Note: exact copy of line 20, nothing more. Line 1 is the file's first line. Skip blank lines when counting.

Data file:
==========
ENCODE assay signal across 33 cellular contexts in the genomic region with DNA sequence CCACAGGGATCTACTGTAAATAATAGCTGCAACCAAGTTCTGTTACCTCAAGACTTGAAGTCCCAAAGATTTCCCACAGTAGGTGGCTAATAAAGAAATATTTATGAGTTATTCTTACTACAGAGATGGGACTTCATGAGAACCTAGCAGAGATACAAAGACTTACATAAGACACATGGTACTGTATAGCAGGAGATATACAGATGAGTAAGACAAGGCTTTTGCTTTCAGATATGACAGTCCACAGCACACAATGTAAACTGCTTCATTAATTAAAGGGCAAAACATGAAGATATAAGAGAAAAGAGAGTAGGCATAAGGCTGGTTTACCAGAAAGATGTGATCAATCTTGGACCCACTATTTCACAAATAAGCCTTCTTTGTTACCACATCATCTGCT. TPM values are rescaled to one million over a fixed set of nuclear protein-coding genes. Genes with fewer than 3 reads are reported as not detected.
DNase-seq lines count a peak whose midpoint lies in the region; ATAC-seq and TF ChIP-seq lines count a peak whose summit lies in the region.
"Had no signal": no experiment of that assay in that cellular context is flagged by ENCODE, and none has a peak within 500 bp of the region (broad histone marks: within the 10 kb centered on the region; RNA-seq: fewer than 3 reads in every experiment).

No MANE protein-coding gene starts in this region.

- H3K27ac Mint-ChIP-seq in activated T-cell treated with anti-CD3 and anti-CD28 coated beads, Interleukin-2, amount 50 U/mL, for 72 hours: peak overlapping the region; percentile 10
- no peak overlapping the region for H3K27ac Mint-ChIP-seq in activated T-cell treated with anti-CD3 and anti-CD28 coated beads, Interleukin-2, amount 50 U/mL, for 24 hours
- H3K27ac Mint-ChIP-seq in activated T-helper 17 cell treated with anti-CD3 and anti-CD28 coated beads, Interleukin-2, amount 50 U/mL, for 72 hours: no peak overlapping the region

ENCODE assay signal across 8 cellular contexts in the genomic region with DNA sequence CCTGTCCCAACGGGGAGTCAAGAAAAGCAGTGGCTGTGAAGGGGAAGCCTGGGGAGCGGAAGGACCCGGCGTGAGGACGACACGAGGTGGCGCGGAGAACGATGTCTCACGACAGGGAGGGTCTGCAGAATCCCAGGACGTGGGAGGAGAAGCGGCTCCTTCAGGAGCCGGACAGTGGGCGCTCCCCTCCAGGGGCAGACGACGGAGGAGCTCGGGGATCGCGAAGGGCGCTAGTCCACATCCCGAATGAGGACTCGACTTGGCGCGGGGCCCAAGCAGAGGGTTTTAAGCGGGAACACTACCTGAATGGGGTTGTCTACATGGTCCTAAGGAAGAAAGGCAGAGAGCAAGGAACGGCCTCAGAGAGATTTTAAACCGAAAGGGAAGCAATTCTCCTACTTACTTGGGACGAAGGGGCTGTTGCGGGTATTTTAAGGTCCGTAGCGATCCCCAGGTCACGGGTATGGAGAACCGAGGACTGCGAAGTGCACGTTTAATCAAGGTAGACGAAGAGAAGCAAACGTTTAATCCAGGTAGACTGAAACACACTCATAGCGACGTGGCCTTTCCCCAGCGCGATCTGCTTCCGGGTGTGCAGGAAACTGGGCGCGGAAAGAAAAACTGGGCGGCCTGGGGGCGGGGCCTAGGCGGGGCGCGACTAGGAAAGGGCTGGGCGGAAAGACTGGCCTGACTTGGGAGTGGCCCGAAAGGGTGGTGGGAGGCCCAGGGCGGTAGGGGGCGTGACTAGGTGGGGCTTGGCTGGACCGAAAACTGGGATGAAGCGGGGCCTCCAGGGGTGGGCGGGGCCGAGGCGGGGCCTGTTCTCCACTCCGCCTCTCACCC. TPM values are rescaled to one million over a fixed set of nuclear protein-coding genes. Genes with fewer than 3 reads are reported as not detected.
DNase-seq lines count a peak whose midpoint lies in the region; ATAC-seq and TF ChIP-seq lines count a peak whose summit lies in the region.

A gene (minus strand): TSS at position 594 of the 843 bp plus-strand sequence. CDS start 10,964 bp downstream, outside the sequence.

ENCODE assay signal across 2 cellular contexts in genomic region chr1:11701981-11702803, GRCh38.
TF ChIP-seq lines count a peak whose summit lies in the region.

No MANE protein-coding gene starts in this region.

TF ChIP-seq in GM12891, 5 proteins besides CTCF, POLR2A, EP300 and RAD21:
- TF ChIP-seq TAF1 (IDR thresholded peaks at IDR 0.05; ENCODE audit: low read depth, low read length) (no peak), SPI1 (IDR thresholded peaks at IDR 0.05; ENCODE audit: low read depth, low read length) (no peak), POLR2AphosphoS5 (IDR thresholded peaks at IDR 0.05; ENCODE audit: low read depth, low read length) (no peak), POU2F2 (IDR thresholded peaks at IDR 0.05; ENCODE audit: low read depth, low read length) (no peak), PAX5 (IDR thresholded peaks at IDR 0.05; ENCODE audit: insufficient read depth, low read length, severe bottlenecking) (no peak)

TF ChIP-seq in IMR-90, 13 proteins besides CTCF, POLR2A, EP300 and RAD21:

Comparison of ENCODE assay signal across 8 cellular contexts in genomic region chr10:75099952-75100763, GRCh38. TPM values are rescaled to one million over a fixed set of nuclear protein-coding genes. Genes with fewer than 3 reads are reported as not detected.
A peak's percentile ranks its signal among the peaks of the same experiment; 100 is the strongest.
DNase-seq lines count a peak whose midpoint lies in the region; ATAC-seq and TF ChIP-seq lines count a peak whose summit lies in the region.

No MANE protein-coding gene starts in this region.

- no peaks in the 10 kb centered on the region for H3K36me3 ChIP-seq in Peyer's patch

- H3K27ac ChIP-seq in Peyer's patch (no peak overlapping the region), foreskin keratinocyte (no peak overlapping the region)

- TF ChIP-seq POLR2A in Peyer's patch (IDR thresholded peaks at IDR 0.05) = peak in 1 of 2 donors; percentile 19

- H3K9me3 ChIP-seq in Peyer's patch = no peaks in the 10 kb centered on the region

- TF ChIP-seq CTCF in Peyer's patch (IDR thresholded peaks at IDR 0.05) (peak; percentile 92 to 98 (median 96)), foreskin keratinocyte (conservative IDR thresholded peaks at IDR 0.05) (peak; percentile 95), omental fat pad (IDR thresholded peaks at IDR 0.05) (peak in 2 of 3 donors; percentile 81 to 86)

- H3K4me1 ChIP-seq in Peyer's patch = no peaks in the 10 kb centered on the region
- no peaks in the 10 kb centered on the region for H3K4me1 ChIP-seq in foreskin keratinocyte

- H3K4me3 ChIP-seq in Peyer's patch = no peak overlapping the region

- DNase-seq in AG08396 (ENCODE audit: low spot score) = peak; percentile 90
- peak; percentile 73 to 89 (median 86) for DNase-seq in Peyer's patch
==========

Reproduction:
No MANE protein-coding gene starts in this region.